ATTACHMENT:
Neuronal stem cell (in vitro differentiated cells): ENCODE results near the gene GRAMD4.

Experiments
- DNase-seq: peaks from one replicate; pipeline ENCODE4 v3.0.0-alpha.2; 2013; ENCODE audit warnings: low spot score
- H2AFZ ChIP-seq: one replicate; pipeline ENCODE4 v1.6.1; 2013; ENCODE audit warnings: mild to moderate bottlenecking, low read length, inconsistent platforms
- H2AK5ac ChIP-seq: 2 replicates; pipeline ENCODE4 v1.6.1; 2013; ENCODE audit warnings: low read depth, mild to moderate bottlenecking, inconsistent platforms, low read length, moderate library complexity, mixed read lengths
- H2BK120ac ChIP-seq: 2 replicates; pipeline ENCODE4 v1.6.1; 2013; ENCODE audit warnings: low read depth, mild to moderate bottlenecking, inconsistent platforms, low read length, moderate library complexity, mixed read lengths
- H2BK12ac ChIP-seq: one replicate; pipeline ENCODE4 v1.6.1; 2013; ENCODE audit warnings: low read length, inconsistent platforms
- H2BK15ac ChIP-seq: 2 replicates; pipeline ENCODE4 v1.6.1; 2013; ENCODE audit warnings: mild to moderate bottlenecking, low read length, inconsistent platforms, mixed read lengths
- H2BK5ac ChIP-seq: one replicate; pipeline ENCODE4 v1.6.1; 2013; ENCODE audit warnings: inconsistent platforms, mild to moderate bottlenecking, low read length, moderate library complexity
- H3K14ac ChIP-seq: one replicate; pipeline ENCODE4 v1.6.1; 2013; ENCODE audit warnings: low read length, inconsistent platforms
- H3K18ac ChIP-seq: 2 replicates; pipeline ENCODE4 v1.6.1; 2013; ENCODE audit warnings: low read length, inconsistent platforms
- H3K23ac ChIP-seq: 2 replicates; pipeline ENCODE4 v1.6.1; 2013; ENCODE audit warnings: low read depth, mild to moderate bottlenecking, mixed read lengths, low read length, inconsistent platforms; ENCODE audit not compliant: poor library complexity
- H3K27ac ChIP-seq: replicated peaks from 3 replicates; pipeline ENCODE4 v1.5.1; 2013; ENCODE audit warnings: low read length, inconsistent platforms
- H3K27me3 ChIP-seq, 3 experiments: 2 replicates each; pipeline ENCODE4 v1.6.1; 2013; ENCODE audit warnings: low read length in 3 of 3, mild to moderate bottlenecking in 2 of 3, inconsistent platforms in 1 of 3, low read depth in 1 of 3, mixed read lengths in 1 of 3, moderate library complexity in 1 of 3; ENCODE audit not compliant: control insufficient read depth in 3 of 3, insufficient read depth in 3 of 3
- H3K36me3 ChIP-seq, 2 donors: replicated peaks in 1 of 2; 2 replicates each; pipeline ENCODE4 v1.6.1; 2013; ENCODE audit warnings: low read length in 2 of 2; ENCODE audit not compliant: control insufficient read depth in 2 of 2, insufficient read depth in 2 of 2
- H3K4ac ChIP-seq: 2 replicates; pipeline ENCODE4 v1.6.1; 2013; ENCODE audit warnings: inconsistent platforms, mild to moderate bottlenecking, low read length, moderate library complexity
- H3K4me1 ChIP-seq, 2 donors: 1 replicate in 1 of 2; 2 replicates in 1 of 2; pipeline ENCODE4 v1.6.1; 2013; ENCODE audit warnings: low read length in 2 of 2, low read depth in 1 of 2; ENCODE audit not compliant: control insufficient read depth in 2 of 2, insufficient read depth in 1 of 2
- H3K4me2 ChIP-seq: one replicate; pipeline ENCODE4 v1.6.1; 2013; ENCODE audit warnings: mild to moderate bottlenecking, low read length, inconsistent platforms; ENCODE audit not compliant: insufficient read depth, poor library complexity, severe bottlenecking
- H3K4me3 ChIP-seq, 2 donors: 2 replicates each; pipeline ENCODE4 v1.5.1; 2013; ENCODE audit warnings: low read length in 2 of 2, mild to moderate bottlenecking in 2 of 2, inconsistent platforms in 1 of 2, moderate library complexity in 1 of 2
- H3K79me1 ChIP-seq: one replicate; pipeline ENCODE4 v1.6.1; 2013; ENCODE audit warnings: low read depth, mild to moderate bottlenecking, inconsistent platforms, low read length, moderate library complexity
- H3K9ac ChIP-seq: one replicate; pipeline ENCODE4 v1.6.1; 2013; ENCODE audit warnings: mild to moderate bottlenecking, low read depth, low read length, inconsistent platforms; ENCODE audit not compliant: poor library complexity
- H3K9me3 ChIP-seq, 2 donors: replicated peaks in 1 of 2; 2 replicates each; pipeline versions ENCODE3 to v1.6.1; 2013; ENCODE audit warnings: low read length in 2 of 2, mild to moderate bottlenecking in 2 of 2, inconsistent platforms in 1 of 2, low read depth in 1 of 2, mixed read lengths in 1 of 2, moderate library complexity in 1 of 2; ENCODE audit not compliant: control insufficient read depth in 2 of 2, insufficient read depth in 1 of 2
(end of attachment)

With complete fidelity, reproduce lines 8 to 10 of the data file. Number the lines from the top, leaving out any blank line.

- H2BK15ac ChIP-seq: 2 replicates; pipeline ENCODE4 v1.6.1; 2013; ENCODE audit warnings: mild to moderate bottlenecking, low read length, inconsistent platforms, mixed read lengths
- H2BK5ac ChIP-seq: one replicate; pipeline ENCODE4 v1.6.1; 2013; ENCODE audit warnings: inconsistent platforms, mild to moderate bottlenecking, low read length, moderate library complexity
- H3K14ac ChIP-seq: one replicate; pipeline ENCODE4 v1.6.1; 2013; ENCODE audit warnings: low read length, inconsistent platforms